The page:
Engineering rivers and changing land usage within flood plains are actions that have ecological consequences. Public discussion has seen an increased demand for the clearing of flood zones and the reclamation of river flood plains. This poses the question as to what an environmentally appropriate development of the flood plains in the Elbe river basin might look like. The consequences for the affected farmland, the population and the flora and fauna must be taken into account. The projects within this topic indicate handling recommendations to ensure conservation and formulate overall concepts for the ecological development of flood plains while also factoring in economic aspects. This meant that current research results on control factors, bioindication and the prognosis for living communities within the Elbe and its flood plains had to be brought together. Alongside this, a considerable proportion of the work involved indicating the benefits and costs of intervention as this is ultimately what influences political decisions. So, for example, the results of the research have also provided key bases for planning procedures for dyke relocation around Lenzen. It is the largest national project of this type to date, and has since been implemented.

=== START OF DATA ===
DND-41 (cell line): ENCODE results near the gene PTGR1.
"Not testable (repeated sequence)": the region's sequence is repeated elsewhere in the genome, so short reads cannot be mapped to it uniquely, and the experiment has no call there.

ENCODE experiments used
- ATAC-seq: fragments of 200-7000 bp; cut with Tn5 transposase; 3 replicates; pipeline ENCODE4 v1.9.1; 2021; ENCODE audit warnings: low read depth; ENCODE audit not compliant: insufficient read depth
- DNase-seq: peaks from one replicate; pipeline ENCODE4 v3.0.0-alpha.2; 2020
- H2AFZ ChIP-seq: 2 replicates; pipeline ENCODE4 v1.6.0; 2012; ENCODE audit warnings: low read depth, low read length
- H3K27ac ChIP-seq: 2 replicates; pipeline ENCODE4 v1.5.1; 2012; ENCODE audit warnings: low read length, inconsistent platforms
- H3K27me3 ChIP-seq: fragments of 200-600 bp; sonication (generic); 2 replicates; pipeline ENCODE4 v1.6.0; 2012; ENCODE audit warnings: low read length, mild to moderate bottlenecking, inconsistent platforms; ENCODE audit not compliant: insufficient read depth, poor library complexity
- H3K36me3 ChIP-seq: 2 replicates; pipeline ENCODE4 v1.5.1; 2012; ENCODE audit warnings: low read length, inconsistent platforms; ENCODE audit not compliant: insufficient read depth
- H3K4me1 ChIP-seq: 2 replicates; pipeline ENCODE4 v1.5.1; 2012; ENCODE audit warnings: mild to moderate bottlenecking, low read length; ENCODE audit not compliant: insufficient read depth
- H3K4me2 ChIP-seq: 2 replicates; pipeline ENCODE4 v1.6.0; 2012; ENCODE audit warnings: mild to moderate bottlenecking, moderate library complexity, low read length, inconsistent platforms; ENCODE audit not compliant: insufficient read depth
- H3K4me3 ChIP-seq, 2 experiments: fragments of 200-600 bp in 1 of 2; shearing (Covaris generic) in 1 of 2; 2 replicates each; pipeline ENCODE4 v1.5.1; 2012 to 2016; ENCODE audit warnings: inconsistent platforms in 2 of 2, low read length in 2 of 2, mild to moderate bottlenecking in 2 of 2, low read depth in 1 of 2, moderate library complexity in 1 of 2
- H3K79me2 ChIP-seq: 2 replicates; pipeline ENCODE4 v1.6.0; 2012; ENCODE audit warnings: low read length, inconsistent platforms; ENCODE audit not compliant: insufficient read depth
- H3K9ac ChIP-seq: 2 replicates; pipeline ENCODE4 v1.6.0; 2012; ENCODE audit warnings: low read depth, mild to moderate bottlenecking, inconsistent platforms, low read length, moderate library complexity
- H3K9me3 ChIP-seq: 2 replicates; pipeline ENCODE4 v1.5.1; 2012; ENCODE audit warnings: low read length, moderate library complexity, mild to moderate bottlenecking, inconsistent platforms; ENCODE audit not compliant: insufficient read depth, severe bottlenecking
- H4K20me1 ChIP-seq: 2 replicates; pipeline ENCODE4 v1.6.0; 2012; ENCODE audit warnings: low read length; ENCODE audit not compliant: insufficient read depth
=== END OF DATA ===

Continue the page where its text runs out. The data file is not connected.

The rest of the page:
Topic 3: Land usage within the river basin
Diffuse nutrient loading from agriculture is one of the key negative factors in the quality of the Elbe’s water today. The causes of this loading vary greatly from region to region due to the natural properties and usage structures within the Elbe river basin. The projects within this topic involved scientists examining how the water quality in the Elbe and thus also the North Sea could be improved through a modified use of the land or other agricultural procedures. They used water and matter balance models to show which measures are ecologically desirable and economically feasible for controlling land usage and the water balance in the Elbe basin. This was then used as a basis to develop and propose strategies for reducing water contamination. The conserving soil processing procedure is one worth particular mention: this management system has a positive effect on soil-physical, hydrological and biological properties, reduces soil loss and therefore also lowers the amount of phosphate entering the water.

Representation of the results in various media

The results of the joint Elbe ecology research programme were prepared in three types of media for varying needs:

Federal Institute of Hydrology (BfG)
Dr. Sebastian Kofalk
Mainzer Tor 1
56068 Koblenz, Germany
Tel.: +49(0)2 61/13 06-53 30
Fax: +49(0)2 61/13 06-53 33
E-mail: kofalk@bafg.de
Internet: www.bafg.de, elise.bafg.de
Funding reference: 0339542A
Ressource Wasser
Quick view